"Should have seen him, Mark," Gary Phillips said, sitting on the dry corner of the desk. "He went fucking wild when we found him."

Phillips had been out in many of the same convoys as Mark over the weeks. This afternoon he'd won the toss and had taken the last available seat, leaving Mark to fill the desk job. Now he was back telling Mark in unnecessary detail how one of the survivors they'd found had gone crazy when they'd arrived at the warehouse. Mark wasn't sure whether it was Phillips's way of coping with what he'd experienced or whether he derived some sick pleasure from watching refugees suffer. Whatever the reason, Mark didn't tell him to shut up or fuck off like he wanted to do. Instead he bit his lip and put up with Phillips's pointless drivel. Better that than to show any kind of reaction that might be misconstrued.

"It was just unbelievable, I tell you," Phillips continued, still pumped with adrenaline. "There were six of them shut in this fucking storeroom smaller than this tent. They'd used up just about every scrap of food they had, but on the other side of the door there was a warehouse still half full of stuff. Too fucking scared to put their heads out into the open."

"Gets to us all in different ways, doesn't it?" Mark said quietly, drawing lines on a piece of paper with the longest ruler he could find and writing out the questions he needed to ask. All the photocopied forms had been used up weeks ago.

"I know, but this was a bit fucking extreme by anyone's standards. Anyway, the soldiers force the door open, not knowing what they're gonna find in there, and this guy comes charging out, convinced they're Haters. Fair play, they gave him a chance, which is more than I'd have done, but the dumb bastard wasn't listening. He just kept coming at them."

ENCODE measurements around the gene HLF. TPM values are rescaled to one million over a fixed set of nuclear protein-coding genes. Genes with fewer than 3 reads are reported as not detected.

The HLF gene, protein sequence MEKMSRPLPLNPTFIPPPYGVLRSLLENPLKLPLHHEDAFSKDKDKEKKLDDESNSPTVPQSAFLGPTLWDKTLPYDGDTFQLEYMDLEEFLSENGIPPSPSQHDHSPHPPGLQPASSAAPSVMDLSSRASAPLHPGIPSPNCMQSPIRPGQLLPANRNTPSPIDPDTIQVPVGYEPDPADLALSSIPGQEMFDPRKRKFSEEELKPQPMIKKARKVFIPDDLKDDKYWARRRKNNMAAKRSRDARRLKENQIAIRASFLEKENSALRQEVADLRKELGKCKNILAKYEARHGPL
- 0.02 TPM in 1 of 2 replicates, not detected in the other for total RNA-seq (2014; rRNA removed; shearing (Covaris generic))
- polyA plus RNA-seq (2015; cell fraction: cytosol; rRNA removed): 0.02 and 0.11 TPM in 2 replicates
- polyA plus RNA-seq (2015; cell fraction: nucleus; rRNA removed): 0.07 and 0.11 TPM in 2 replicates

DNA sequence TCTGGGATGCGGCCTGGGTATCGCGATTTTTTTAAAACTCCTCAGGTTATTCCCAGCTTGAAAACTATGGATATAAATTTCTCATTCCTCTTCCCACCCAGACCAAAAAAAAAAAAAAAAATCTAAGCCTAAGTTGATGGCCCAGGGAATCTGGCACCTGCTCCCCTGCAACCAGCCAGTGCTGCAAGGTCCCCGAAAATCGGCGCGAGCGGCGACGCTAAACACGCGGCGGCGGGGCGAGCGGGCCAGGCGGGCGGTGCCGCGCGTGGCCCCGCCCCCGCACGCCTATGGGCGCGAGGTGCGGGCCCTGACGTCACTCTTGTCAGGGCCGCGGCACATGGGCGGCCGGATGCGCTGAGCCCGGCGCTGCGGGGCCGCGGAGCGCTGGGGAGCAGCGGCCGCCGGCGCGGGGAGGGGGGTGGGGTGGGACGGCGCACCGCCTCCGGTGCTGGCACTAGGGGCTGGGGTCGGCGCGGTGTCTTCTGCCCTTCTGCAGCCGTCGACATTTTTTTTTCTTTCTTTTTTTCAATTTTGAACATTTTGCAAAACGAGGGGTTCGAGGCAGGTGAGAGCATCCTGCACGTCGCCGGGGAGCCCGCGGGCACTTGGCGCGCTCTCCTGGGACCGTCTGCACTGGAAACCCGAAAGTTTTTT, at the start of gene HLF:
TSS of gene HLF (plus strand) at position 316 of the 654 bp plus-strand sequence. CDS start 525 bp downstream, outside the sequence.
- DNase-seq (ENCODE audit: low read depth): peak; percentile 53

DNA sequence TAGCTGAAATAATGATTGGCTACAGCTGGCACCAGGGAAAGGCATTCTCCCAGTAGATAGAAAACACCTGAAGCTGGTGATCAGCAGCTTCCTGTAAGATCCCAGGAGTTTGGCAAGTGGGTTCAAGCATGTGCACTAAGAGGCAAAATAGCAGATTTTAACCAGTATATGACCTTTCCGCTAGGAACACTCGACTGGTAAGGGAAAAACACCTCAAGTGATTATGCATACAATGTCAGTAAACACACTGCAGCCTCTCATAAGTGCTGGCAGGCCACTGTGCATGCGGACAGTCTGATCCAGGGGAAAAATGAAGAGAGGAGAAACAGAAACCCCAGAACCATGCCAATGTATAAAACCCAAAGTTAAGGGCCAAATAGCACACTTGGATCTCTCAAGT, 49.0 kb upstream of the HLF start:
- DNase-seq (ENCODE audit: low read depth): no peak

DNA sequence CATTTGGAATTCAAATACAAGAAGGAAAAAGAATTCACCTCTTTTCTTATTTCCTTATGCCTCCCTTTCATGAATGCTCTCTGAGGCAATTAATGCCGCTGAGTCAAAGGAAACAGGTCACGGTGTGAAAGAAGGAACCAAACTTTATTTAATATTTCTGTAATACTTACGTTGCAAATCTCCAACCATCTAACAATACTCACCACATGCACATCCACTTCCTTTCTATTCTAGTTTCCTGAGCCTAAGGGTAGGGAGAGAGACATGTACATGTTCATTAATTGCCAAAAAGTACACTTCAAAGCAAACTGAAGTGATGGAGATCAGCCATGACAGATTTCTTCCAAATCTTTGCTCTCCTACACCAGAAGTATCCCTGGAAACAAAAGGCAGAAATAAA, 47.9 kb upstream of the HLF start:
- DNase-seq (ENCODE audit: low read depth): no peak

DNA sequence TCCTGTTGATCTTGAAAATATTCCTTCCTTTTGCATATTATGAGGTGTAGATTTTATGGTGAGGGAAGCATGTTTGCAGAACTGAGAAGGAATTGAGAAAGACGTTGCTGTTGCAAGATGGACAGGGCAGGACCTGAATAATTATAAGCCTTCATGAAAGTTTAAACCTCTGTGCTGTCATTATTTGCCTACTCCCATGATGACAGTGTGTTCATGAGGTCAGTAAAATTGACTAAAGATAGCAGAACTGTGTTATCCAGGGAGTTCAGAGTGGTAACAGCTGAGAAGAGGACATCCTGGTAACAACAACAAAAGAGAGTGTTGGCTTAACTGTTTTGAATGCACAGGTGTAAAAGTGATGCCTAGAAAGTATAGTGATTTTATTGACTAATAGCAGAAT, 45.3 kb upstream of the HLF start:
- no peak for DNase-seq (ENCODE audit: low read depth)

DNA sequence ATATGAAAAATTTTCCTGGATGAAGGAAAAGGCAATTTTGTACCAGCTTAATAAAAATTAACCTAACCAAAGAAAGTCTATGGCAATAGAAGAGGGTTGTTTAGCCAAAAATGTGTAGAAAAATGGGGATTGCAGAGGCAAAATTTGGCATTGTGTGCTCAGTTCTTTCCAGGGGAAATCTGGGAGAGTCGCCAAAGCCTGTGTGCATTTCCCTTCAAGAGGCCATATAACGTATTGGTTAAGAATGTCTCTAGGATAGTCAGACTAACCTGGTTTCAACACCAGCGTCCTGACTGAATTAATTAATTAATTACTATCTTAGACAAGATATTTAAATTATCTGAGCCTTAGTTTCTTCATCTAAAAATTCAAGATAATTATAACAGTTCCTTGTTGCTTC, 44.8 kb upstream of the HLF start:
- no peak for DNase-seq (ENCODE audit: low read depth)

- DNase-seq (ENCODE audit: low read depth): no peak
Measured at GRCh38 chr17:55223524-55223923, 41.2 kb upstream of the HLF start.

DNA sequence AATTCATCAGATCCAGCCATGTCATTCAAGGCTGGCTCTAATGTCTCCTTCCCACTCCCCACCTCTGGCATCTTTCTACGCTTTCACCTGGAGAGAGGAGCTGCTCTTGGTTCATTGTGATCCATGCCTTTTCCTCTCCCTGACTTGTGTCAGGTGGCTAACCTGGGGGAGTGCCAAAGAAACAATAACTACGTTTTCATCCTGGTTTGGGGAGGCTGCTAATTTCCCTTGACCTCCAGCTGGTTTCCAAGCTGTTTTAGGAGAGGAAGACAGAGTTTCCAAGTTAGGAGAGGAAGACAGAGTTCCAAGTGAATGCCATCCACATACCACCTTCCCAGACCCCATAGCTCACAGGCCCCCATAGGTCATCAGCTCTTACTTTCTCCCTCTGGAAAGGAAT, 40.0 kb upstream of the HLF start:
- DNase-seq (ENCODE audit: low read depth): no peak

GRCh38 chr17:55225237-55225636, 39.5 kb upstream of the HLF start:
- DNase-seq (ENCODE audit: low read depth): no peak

"So what happened?"

"What do you think happened? Fucker didn't stand a chance. They put so many bullets in him I thought he was gonna... What's the matter?"

Mark nodded toward the entrance to the tent. Phillips stopped talking and looked around. Behind him stood an elderly couple, who, if you looked past the emaciation, and their haunted, vacant stares, could have just stepped out of their house to go out shopping together. Their surprisingly smart clothes, albeit drenched with rain and streaked with dirt, looked several sizes too big for them. Phillips jumped off the desk, feet splashing in a puddle of mud, grabbed a chair, and placed it next to the one that was already opposite Mark.

"I'll leave you to it," he said. "See you around."

With that he was gone. Mark gestured for the new arrivals to sit down. He hated doing this. It was hard. Damned hard. Too hard. He watched as the man sat his wife down, almost slipping in the greasy mud, then sat down next to her. Christ, after all they'd probably been through, he was still managing to be a bloody gentleman. He'd probably been looking after his wife for so long that he was hardwired to do it. She'd no doubt be the same, darning the holes in his clothes and checking he'd had enough to eat when both of them struggled to find any food and the world was falling apart around them. The couple huddled together for warmth, rainwater running off their clothes and dripping from the ends of their noses. The woman sobbed and shook, her shoulders jerking forward again and again. Her husband couldn't help her or console her. He tried, of course, but she wouldn't stop. He turned and faced Mark and stared at him, begging for help without saying a word, eyes filled with tears, mouth hanging open.

"Okay, what are your-?" he began to ask, stopping short when a low-flying jet tore through the air above the park, sounding like it was just yards above the roof of the tent. The gut-wrenching noise and blast of wind made the canvas walls shake and the woman wail and screw her eyes shut. Her husband took her hand in his and gripped it tight. Mark waited a few seconds for the jet to completely disappear before trying again.